- There were attempts to arrange a formal counselling session with Mr Wunungmurra between late January 2018 and 20 March 2018 but this was not successful.
- On 27 March 2018 a meeting of community night patrol team was held where attendance and timesheet accuracy was again discussed. Following the meeting, Mr Wunungmurra’s manager, Ms Roper, spoke to him in her office, and listed various recent issues to Mr Wunungmurra in respect to his completion of timesheets. After hearing a response from Mr Wunungmurra, Ms Roper advised him that his explanation was unsatisfactory and that Council had decided to terminate his employment without notice and effective immediately for serious misconduct. Ms Roper then handed Mr Wunungmurra a letter which outlined the specific transgressions with regard his filling out of timesheets.
Mr Wunungmurra applied to the Commission for unfair dismissal.
Commissioner Bissett found that Mr Wunungmurra had been unfairly dismissed. She said that, firstly, the timesheet transgressions did not amount to a valid reason to dismiss Mr Wunungmurra.
However, she also said that even if they were, Mr Wunungmurra was not accorded natural justice. Firstly, the ‘warning letter’ of 28 January did not specifically list the timesheets that were alleged to have been dishonestly filled in. Furthermore, the termination letter given by Ms Roper to Mr Wunungmurra in the meeting of 27 March had been prepared by the CEO prior to that meeting, and therefore it was evident that nothing that Mr Wunungmurra could say in response to the allegations in this meeting would change the fact of his dismissal.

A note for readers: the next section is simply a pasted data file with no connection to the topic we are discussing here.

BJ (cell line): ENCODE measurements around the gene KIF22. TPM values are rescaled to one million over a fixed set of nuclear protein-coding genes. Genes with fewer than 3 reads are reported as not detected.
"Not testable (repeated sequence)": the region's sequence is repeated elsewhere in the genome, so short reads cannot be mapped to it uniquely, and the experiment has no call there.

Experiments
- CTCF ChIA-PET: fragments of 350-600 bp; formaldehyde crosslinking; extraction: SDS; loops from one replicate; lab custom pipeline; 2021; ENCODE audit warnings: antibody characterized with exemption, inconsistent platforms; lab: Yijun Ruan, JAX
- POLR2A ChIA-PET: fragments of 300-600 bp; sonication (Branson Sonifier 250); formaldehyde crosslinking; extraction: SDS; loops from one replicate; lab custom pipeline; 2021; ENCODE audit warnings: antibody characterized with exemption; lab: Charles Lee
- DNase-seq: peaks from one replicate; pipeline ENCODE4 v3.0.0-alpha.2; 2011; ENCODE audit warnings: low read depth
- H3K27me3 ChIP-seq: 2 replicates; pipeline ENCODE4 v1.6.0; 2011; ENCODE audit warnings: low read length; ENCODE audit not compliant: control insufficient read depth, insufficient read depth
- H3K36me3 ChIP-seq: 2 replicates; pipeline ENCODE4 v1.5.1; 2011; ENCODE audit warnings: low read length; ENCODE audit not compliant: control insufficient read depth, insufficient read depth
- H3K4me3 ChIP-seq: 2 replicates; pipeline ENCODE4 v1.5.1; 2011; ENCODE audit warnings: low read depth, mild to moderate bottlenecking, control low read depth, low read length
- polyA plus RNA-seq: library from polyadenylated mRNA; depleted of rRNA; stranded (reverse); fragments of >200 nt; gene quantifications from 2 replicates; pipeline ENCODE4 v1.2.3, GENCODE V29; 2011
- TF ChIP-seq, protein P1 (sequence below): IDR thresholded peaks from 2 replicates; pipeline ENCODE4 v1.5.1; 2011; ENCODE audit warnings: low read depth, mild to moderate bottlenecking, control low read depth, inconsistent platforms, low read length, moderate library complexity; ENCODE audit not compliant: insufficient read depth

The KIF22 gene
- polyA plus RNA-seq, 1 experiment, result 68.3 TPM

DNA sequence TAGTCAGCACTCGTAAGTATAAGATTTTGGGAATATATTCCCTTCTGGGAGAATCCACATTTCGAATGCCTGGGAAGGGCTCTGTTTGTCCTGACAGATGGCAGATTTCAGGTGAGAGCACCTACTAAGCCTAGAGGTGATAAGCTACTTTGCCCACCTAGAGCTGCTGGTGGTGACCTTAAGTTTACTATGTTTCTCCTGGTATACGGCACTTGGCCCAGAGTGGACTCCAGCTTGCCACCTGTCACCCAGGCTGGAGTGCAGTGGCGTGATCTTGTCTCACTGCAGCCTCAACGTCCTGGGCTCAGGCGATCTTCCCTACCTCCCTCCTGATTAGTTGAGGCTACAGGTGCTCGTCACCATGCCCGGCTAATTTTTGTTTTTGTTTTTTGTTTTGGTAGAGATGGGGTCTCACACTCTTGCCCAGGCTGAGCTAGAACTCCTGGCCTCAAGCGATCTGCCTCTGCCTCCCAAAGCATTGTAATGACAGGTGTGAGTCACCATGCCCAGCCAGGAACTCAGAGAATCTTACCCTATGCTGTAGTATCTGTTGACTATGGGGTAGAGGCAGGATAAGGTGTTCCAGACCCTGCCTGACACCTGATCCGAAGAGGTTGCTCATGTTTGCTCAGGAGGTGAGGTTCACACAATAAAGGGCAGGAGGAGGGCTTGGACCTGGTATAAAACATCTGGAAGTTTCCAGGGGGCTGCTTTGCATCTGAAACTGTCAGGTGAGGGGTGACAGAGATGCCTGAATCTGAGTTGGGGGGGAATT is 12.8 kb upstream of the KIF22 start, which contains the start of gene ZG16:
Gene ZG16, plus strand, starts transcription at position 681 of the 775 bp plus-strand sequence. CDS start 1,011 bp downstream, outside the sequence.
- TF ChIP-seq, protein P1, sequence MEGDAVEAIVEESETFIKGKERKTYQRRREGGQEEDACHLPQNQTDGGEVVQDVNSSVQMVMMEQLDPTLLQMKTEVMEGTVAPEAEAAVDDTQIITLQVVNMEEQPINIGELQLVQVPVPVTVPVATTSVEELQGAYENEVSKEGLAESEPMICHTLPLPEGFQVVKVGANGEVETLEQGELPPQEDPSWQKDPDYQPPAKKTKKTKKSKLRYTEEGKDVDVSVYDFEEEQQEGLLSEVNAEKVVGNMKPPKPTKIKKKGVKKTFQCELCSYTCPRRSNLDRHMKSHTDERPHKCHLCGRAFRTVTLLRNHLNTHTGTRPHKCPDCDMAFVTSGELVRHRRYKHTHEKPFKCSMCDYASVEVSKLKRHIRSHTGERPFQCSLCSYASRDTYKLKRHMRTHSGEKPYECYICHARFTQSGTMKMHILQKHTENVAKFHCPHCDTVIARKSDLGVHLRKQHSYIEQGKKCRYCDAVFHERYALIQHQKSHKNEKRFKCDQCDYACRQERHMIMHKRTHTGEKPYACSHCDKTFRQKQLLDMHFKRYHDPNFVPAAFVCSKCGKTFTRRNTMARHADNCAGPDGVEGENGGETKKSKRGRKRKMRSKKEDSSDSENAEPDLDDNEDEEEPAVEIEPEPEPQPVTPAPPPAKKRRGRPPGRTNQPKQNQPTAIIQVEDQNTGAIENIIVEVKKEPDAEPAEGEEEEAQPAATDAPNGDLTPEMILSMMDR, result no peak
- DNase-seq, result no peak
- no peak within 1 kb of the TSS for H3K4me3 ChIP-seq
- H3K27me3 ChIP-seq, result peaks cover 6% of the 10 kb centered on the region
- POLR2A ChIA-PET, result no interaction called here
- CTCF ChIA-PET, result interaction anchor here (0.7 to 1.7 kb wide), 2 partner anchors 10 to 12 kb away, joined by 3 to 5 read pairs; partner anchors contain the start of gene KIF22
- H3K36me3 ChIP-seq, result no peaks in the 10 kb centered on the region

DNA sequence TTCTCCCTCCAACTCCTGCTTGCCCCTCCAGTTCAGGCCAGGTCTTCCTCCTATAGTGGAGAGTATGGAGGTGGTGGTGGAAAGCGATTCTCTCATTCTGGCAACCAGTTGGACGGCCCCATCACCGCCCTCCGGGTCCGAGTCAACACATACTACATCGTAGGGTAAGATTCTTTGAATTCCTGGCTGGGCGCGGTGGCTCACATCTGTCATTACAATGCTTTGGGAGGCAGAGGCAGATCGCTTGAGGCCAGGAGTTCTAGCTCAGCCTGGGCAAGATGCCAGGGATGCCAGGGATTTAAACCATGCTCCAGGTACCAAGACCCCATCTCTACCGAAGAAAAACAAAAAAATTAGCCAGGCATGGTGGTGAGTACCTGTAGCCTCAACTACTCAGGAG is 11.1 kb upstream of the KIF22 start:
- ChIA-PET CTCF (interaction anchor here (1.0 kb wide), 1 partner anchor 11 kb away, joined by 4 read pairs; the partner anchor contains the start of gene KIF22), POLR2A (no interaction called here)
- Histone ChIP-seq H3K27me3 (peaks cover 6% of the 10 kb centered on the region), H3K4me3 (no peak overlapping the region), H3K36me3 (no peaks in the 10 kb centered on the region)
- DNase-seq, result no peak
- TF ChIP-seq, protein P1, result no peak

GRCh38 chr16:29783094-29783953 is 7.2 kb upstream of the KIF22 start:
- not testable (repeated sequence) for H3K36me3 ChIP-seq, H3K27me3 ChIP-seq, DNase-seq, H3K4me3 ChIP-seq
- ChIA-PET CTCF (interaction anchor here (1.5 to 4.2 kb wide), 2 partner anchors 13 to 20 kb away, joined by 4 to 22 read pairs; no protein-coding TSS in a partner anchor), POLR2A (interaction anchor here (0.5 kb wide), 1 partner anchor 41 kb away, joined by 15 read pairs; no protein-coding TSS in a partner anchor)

This indicated a lack of real opportunity for Mr Wunungmurra to respond to the allegations, and for his response to be considered, prior to dismissal:
“There is no reason the issues identified with [the patrol officer’s] record keeping in the fortnight ending 25 March 2018 could not have been put to him in writing and some explanation sought prior to a decision being taken to terminate his employment.
…That [he] was on a final warning does not excuse the council from affording procedural fairness to him and giving him an opportunity to respond prior to a decision being made.”
The Commissioner also said that Mr Wunungmurra was not given a proper opportunity to have a support person present in either meeting. While he was not specifically denied a support person, she was not satisfied that he was ever aware that he might need one: